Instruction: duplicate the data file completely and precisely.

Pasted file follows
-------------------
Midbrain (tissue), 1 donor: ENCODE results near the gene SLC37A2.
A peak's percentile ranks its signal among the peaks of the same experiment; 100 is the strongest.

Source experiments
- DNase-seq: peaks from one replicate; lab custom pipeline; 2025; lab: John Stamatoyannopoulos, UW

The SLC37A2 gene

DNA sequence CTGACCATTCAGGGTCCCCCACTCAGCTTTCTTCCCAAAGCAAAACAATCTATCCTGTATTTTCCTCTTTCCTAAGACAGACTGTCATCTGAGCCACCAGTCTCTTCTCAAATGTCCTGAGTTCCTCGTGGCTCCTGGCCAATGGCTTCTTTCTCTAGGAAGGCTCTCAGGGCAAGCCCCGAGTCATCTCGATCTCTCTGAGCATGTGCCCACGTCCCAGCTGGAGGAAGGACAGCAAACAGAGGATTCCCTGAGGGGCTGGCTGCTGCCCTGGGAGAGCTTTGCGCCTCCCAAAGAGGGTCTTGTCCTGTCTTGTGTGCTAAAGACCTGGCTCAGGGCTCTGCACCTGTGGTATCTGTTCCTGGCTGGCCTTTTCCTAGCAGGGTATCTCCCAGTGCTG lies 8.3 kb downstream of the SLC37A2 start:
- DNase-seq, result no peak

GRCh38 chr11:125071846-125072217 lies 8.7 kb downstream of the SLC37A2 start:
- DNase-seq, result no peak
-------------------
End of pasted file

Midbrain (tissue), 1 donor: ENCODE results near the gene SLC37A2.
A peak's percentile ranks its signal among the peaks of the same experiment; 100 is the strongest.

Source experiments
- DNase-seq: peaks from one replicate; lab custom pipeline; 2025; lab: John Stamatoyannopoulos, UW

The SLC37A2 gene

DNA sequence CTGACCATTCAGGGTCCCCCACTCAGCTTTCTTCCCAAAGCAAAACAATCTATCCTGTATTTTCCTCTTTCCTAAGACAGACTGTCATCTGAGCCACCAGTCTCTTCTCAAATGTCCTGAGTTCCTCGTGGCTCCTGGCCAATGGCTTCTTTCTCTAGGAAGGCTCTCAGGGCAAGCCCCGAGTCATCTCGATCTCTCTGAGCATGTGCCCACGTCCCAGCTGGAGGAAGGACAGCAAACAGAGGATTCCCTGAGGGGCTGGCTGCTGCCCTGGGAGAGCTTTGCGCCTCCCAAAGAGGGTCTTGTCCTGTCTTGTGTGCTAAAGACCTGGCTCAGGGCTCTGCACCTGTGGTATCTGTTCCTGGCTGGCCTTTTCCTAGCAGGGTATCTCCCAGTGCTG lies 8.3 kb downstream of the SLC37A2 start:
- DNase-seq, result no peak

GRCh38 chr11:125071846-125072217 lies 8.7 kb downstream of the SLC37A2 start:
- DNase-seq, result no peak